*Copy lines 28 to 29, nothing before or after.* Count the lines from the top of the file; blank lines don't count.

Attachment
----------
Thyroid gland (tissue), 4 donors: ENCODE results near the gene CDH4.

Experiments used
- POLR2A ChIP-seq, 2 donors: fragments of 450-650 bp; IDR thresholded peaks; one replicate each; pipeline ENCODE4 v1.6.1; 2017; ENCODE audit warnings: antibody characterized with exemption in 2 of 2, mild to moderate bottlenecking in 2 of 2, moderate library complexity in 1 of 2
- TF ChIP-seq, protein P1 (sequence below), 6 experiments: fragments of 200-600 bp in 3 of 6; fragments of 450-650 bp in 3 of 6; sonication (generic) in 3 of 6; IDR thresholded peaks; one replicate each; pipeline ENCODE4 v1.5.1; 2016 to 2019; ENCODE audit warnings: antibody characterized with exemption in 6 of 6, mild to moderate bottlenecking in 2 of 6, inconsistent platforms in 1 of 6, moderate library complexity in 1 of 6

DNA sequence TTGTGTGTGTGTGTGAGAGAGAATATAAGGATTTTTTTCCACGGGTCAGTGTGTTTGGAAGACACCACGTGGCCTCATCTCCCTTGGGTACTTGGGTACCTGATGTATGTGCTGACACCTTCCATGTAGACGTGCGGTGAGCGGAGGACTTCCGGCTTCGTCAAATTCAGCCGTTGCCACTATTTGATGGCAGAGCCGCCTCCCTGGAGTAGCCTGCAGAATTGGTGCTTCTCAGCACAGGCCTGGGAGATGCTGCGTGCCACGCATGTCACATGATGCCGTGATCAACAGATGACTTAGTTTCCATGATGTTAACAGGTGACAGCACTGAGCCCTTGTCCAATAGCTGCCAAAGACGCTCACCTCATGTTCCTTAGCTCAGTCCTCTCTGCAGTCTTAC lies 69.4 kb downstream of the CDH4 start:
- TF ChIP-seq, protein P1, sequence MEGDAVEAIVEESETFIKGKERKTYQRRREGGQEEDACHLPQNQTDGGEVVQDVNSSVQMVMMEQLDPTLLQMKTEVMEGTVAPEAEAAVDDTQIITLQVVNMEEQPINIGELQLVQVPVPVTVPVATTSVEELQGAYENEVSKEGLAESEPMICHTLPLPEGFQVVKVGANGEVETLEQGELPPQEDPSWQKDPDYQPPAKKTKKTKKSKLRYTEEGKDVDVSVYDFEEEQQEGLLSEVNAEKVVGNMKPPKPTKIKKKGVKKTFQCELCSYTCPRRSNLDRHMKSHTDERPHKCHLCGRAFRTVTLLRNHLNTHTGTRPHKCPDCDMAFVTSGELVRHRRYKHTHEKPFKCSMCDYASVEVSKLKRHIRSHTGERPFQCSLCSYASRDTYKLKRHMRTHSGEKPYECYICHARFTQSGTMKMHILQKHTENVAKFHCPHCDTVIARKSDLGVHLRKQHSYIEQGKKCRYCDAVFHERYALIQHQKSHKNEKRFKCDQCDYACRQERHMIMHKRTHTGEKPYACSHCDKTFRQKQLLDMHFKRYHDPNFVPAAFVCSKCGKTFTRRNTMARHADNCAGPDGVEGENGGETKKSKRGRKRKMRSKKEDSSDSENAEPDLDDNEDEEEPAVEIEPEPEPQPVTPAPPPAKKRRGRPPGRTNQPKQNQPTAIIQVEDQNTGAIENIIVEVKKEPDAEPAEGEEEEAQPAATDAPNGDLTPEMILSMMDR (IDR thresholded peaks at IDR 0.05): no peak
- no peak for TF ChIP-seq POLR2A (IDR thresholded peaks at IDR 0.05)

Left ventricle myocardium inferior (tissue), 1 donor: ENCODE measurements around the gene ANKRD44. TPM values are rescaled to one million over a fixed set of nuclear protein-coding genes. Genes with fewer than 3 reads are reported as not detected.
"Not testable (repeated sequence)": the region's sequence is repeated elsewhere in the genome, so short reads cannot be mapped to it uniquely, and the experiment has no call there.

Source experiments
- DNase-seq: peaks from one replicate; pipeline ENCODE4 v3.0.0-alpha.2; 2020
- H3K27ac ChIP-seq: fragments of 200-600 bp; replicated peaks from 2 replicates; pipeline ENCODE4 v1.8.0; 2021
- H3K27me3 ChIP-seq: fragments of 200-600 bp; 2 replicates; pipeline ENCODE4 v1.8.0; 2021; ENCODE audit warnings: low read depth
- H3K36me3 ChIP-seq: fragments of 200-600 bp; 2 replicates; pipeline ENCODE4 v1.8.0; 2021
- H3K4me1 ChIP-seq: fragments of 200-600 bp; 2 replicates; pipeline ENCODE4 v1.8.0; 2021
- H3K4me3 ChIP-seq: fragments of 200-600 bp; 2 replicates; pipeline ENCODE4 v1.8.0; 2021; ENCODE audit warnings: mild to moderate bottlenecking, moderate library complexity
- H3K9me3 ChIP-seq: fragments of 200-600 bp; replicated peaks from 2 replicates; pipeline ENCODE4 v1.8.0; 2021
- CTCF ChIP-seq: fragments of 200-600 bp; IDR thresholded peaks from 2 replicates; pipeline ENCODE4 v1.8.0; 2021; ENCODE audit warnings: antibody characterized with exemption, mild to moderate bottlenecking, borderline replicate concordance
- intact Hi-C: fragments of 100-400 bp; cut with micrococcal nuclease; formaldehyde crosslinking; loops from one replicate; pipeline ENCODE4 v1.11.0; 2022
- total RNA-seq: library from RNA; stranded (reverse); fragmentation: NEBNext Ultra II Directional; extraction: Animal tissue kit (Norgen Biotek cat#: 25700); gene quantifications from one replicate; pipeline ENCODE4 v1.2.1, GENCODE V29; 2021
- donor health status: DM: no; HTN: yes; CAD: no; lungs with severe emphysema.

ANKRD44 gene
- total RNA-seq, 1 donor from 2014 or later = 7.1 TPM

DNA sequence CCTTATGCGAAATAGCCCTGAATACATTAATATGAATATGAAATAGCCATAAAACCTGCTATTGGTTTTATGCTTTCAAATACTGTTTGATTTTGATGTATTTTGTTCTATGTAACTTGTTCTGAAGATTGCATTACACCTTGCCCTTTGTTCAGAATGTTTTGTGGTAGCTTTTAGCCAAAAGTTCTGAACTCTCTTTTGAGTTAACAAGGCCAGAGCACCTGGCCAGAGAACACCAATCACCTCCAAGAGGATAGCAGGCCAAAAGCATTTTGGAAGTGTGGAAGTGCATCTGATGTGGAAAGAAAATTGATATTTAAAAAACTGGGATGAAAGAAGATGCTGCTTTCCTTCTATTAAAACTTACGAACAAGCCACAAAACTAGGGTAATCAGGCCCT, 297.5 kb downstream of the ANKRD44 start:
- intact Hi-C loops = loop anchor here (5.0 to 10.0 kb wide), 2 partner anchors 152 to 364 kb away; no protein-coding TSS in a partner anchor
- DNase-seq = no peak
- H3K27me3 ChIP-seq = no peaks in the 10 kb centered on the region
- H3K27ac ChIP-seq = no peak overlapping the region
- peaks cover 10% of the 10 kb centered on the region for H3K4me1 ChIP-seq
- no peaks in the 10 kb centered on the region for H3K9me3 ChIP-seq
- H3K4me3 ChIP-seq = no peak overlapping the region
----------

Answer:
- H3K27ac ChIP-seq = no peak overlapping the region
- peaks cover 10% of the 10 kb centered on the region for H3K4me1 ChIP-seq